Dear parents:

On the day your child or children were baptized, you said:

“I (we) present [your child’s full name] to receive the Sacrament of Holy Baptism.”

The pastor said: “In Christian love you have presented these children for Holy Baptism. You should, therefore, faithfully bring them to the services of God’s house, and teach them the Lord’s Prayer, the Creed, and the Ten Commandments. As they grow in years, you should place in their hands the Holy Scriptures and provide for their instruction in the Christian faith, that, living in the covenant of their Baptism and in communion with the Church, they may lead godly lives until the day of Jesus Christ.”

“Do you promise to fulfill these obligations?”

And you, perhaps your parents, and the godparents said: “I do.”

There was no ambiguity in the obligations to which you assented. “Faithfully bring them to the services of God’s house” did not include “when I feel like it; when there’s nothing better to do; when we don’t have a game; when we are ticked off at the pastor, etc.” Of course, if you had an issue with the pastor, you sat down with him and talked it out before deciding to go elsewhere…which would have been a better choice than staying home.

“Teach them the Lord’s Prayer, the Creed, and the Ten Commandments” did not include “unless my kids don’t want to go” or “unless I decide to go to a church that doesn’t say the prayer, the creed, or teach [or worse rewrite] the commandments.”

“Place in their hands the Holy Scriptures and provide for their instruction in the Christian faith” didn’t mean “we will wait until they are in middle school,” or “since we worship only on Saturday night, that doesn’t apply to us,” or “I really am not sure what I believe, so I don’t want to push anything on my kids.”

And, finally, “living in the covenant of their Baptism and in communion with the Church,” did not mean “unless I decide to take my kids to a large hip church where they don’t practice infant Baptism and where Holy Communion is never, ever celebrated on Sunday morning.”

Let’s be clear. Nobody forced you to bring your child or children for Holy Baptism and no one put a gun to your head and said you had to promise to fulfill these obligations. Whatever your motivation at the time and despite any uncertainty you may feel today, you did bring your child for Holy Baptism and you did promise to raise your child in the Christian faith and that happened in the Lutheran church where we always have Holy Communion, always practice infant baptism as the norm, always say the Lord’s Prayer, the Creed, and still teach the Ten Commandments, and still have traditional Bible study for children, youth, and adults.

There was no ambiguity in the obligations and, at least, one parent promised “I do.” So, will you keep your promises this year?

Many of you know I had a Lutheran mother, a Baptist father, and one set of Roman Catholic grandparents. Everyone believed God is one God in three persons. Everyone confessed Jesus as truly God and truly human, the only way to the Father, and the only Savior. Everyone worshiped every Sunday. We were all Christians. We all loved each other. But we knew there were differences in teaching.

The price tag for marrying my Mom was that Dad had to agree for the children to be baptized as infants, raised as Lutheran Christians, and confirmed as Lutheran Christians. Dad agreed. He went to the baptisms and confirmations of his children. As the youngest by a bunch, I also worshiped with Dad. Two years before he died, he joined the Lutheran church. His argument with a preacher was over Dad’s openness about drinking beer. So, Pearl Beer made my Dad a Lutheran before he died. We laughed.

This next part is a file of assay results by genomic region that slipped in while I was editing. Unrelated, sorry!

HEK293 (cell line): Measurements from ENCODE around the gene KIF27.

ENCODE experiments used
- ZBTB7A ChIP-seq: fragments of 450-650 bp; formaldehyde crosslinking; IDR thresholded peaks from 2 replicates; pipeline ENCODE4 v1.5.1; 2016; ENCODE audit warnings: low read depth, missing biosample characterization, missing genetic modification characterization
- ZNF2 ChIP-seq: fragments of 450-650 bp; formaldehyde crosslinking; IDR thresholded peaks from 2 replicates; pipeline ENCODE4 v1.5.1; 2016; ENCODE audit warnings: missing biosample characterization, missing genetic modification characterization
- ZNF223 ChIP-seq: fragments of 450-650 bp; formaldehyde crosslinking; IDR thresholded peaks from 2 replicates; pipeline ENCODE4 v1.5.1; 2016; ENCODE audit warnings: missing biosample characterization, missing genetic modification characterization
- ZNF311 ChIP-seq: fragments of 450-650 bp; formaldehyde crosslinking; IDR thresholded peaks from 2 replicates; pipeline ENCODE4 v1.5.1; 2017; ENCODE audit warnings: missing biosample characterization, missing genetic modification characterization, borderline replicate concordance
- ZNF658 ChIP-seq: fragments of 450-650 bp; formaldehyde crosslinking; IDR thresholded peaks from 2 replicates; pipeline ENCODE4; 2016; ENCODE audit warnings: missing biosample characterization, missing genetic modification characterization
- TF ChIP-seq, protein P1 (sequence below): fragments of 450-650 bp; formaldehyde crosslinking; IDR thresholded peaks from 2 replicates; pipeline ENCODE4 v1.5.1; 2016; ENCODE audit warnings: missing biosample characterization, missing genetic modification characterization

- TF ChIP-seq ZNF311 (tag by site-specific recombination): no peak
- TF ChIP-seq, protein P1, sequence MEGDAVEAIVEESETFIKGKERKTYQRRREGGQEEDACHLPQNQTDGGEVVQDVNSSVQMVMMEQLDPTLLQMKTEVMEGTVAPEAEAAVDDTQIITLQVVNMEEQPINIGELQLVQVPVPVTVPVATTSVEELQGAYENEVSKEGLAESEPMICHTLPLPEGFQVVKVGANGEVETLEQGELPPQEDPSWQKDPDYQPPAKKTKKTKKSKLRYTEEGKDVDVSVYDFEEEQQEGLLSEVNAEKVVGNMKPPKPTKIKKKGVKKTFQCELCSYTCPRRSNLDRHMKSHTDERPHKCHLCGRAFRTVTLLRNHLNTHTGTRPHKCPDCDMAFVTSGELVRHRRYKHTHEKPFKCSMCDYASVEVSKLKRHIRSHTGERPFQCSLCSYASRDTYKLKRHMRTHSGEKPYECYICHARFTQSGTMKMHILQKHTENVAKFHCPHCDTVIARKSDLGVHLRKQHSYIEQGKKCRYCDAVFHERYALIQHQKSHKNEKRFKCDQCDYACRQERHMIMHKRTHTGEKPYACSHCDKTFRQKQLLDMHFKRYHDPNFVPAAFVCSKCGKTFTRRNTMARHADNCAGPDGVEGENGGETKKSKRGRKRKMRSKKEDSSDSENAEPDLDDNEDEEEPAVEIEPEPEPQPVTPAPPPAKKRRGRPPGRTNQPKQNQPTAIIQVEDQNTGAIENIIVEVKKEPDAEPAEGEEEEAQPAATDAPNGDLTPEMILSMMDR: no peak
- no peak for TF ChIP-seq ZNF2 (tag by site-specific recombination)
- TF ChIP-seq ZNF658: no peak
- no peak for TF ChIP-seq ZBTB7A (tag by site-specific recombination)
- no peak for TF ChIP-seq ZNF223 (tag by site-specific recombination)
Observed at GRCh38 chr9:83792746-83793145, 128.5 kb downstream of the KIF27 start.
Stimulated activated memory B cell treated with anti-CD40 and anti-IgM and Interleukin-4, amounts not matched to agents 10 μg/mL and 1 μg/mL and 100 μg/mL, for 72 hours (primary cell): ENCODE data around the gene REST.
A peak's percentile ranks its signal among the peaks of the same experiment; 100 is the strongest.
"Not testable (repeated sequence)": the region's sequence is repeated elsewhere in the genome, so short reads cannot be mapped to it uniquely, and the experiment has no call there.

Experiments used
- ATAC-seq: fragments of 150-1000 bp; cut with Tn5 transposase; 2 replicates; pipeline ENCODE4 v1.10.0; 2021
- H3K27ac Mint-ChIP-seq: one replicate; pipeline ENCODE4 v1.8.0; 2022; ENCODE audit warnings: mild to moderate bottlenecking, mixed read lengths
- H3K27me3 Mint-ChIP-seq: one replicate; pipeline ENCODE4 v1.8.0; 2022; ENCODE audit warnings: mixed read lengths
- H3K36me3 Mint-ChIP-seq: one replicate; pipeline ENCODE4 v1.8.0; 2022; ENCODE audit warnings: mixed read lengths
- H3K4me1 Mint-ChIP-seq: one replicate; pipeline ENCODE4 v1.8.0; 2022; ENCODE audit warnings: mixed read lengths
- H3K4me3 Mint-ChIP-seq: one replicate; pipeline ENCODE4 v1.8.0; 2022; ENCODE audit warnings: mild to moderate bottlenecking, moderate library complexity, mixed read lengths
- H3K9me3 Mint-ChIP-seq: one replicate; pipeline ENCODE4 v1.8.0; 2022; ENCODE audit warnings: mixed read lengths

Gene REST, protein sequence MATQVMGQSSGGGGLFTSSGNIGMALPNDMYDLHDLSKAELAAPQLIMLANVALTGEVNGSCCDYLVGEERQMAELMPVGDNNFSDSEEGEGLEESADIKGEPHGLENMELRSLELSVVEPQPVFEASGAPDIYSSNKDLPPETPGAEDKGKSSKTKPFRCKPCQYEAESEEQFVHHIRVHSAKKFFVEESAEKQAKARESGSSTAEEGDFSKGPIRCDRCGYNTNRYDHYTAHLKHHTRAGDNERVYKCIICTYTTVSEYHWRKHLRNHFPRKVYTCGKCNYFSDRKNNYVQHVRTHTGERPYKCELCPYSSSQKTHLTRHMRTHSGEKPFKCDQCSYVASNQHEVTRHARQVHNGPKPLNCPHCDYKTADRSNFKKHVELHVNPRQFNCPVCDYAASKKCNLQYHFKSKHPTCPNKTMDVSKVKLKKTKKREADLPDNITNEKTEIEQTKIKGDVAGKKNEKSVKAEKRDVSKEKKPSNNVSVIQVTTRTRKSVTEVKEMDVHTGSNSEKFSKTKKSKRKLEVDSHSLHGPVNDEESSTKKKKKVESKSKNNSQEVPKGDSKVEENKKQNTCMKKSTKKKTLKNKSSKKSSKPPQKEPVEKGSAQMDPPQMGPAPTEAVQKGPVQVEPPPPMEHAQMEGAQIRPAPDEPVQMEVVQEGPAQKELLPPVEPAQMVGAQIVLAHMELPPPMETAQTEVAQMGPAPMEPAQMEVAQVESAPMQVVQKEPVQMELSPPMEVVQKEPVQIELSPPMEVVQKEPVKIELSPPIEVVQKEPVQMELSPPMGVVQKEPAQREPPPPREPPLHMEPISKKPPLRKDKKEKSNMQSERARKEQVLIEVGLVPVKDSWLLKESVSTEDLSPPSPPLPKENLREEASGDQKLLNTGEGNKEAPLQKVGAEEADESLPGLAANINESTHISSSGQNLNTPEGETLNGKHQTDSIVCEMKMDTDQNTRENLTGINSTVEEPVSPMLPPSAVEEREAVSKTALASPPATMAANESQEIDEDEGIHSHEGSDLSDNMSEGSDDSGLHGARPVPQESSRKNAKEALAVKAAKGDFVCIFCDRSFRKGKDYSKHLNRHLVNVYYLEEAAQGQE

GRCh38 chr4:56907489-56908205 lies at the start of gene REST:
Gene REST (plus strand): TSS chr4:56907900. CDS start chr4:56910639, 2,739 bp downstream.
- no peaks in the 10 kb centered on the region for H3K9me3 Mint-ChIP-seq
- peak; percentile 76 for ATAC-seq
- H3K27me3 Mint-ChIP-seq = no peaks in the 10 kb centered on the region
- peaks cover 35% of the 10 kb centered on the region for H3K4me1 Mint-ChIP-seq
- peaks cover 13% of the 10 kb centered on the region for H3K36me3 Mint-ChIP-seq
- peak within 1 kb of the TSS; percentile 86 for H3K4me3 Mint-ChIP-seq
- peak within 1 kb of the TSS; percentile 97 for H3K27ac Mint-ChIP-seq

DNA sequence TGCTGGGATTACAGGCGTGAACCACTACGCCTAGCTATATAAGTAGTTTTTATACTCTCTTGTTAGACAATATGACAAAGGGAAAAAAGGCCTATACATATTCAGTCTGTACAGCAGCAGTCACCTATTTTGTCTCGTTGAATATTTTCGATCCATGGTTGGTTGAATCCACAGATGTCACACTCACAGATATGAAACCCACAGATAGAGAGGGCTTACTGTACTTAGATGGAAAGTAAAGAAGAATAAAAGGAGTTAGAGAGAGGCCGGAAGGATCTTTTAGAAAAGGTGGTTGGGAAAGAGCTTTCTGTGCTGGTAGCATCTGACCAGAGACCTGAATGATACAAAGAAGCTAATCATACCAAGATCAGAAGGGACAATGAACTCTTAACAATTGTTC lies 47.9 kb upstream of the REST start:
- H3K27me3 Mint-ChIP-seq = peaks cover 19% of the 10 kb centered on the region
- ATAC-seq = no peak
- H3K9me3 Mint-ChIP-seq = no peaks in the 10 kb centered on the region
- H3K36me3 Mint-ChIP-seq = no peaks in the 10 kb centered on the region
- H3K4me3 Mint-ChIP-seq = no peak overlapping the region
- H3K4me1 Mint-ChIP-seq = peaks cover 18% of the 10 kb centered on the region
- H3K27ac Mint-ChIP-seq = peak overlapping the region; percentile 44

On Rally Day, August 26, at 9:45 a.m., we will present new age-appropriate Bibles to three-year-olds, third graders, and sixth graders. This year, we will review our baptismal promises. We will sing. We will ask all those serving in the teaching rotations to introduce themselves. We will check out the classrooms where our children learn and get to know the other children in each class. Finally, we will have a snack in the fellowship hall and take a look at the weekly schedule that begins on Sunday, September 2.

On Rally Day, August 26, there will also be an indoor picnic in the activity center (gym) at 12:30 pm with hamburgers and hot dogs. You will be asked to bring two items with enough for your household and a little extra to share. Items can be hot or cold, salads, desserts, etc. We will provide drinks and ask a $1 per person contribution for the meat. There will be a bouncy house and a slide for kids and games for adults. It almost goes without saying that you don’t skip church, skip the 9:45 am Rally Day program, and then show up for the fun event as if we were just a club. So, then, let’s start the year strong and keep the energy going week after week.

I’m writing you today, parents, because I am the spiritual father of this parish, and I, too, have made promises as a pastor to speak God’s Word as Law and Gospel, as No and Yes, as Judgment and Promise. I have zero ego involved in any of this. It’s not about making a name for myself or our parish. We are called to be faithful, beloved daughters and sons of the Most High God. Regardless of your past performance, please say you will keep your promises with the help of God.

I love you,

Pr. Sam Zumwalt+

St Matthew's Pastor Sam Zumwalt


The Rev. Dr. Samuel Zumwalt has worked in churches for 42 years and in May 2018 celebrated the 37th anniversary of his ordination to the holy ministry. He is a member of the Society of the Holy Trinity ( In 2004, Pr. Zumwalt moved with his family to Wilmington from Texas, where he served for 23 years as pastor of small, midsize, and large congregations.